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Home Brew Forums > Wine, Mead, Cider, Sake & Soda > Kombucha & Fermented Tea Forum > Avoiding Contamination
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Old 11-09-2012, 02:21 AM   #1
krose
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Default Avoiding Contamination

I'm new to this forum although I've read it a lot for tips on homebrewing beer. I recently grew my own kombucha SCOBY from a bottle of G.T.s and I have my first batch in some bottles. I was just wondering about the particular methods you use to avoid contamination. I was also wondering if there are particular measurements to do to make sure the batch is ok? I haven't tested the ph of my batch yet but what is an acceptable range? Brewing kombucha is just a very different process than beer so I'm just wondering the likelihood of getting a bad batch and how to avoid it.

Thanks!

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Old 11-09-2012, 07:59 PM   #2
saramc
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Okay...this is what works for me, I follow the KISS process on this and I enjoy it.
My family drinks homemade sweet tea, typically two or three family size Lipton tea bags per gallon plus one cup of sugar. I use that once freshly made. Always using 2-4 oz of last batch plain kombucha as part of the starter. If you have no starter, add 1 tbsp distilled must be pasteurized vinegar per quart. But one of my favorites are two green jasmine plus one orange pekoe, individual size, steeped while covered for ten minutes, one quart of water, 1/4 cup sugar. Ferment on counter, wrapped in dark towel for five days at 68-70F. Strain, add flavor component which is usually a shot of fruit juice per 16 oz PET bottle, tightly capped, back on counter for 24hr and then to refrig. Continues a slow ferment in refrig and bottle carb. No pH checks for me. I only make one quart per week because I also consume water and milk kefir...but I find during cool weather I consume more kombucha so I double production.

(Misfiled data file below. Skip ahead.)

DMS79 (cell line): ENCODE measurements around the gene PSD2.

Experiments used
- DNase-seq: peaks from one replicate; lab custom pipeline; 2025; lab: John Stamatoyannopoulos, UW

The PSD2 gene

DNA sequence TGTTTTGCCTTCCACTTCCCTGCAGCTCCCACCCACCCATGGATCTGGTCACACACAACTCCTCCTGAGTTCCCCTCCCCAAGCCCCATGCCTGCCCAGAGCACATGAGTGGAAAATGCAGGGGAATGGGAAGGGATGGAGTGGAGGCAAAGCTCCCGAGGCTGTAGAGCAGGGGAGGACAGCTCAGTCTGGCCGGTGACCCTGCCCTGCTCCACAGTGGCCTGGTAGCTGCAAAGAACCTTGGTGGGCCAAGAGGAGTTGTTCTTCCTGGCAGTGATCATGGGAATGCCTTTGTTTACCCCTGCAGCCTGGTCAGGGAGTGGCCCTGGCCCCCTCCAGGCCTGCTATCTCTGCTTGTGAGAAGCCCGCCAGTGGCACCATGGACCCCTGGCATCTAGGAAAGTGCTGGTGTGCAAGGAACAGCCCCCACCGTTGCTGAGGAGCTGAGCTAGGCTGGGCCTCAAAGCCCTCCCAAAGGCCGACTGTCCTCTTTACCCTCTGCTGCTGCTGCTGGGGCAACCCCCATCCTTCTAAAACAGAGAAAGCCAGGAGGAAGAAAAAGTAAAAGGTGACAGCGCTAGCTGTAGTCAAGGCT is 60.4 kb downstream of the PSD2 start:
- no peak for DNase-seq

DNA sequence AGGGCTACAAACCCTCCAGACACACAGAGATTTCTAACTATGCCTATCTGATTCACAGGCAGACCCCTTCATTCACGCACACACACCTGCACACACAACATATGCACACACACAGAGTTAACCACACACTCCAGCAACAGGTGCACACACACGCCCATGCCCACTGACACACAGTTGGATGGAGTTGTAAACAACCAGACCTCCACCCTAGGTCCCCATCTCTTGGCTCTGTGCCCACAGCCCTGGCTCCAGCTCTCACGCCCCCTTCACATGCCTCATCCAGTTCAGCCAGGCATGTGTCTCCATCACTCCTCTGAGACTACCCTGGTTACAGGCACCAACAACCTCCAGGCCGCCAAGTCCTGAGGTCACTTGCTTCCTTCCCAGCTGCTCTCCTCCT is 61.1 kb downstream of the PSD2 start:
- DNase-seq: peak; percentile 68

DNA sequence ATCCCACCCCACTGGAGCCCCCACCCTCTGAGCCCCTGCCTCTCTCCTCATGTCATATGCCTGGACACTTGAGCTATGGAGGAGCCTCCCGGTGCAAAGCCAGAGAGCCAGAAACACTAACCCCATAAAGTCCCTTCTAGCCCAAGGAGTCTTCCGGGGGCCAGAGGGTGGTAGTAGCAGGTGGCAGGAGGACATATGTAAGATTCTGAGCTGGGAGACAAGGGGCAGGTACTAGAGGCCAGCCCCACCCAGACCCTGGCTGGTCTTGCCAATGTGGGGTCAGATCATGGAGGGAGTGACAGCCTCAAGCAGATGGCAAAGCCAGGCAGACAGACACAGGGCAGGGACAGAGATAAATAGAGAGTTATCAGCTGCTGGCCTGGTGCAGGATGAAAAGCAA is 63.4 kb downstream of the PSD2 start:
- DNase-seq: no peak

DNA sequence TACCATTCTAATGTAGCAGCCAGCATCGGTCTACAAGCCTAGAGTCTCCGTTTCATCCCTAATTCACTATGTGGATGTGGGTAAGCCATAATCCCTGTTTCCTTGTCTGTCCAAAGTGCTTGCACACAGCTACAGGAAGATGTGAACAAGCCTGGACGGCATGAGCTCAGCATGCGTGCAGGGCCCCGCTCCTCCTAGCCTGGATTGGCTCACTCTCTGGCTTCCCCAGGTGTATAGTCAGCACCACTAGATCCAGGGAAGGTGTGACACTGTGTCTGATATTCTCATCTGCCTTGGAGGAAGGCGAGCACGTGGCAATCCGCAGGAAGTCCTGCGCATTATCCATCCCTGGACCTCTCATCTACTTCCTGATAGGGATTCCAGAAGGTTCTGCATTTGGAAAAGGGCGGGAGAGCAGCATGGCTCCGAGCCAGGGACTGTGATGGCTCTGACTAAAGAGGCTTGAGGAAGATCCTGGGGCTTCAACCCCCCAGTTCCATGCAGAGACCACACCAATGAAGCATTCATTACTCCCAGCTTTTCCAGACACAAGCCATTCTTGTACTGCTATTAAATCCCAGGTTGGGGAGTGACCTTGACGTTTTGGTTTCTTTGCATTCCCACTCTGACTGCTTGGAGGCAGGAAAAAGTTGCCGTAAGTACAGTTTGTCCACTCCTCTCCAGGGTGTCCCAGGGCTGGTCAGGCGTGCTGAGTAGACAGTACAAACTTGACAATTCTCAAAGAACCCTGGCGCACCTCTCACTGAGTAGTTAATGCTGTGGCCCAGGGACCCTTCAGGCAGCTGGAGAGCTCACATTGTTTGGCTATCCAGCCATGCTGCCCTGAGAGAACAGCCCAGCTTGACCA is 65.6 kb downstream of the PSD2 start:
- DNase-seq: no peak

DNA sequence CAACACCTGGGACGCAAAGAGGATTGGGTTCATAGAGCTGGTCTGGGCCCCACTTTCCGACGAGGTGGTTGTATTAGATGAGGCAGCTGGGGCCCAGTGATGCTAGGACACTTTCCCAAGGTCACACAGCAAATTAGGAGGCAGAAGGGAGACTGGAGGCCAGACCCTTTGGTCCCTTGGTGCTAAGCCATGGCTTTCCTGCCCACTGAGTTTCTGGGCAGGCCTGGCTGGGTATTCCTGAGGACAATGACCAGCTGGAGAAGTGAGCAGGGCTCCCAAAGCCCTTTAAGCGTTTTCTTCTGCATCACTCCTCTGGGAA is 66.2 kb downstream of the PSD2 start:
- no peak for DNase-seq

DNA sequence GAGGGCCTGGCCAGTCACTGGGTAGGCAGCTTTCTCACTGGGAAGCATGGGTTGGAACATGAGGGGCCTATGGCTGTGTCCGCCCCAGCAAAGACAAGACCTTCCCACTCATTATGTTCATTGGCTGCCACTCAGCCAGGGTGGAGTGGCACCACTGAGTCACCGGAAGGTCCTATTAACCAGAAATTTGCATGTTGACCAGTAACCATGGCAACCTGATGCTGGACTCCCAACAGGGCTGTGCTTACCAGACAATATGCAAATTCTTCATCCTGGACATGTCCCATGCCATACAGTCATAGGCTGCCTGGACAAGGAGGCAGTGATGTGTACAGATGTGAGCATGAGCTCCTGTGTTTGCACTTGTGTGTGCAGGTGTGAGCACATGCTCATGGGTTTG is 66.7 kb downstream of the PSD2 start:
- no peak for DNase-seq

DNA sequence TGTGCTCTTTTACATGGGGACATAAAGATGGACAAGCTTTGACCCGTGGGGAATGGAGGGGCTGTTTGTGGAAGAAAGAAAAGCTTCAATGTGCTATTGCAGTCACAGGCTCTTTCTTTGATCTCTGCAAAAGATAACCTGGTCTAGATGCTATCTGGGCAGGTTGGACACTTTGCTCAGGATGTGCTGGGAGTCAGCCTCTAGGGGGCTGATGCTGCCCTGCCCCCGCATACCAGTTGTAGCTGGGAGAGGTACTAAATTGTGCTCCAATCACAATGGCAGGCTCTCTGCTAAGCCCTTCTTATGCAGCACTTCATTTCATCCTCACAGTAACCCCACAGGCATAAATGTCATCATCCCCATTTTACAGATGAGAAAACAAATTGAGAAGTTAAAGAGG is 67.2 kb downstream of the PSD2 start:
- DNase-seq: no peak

There are going to be varied techniques, you work with what tastes right for you.

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Old 11-20-2012, 03:54 PM   #3
porcupine73
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I've brewed probably several hundred gallons in the last year or two. No issues with contamination yet. I'm not overly cautious in brewing. Main things are to always keep the cultures covered with say a cotton t-shirt. I iron it on both sides before using it and fasten it with a rubberband, then change it out every few weeks.

Definitely do not want any fruit flies to come in contact with your cultures ever; otherwise you will risk getting vinegar eels.

Do not use antimicrobial soaps to clean anything for kombucha; those all contain the toxin triclosan. And don't use any antimicrobial plastics in brewing either.

You can measure the pH of the KT to see if it is in the acceptable range. I just taste it. It's pretty obvious after a while how far fermented it is (or isn't).

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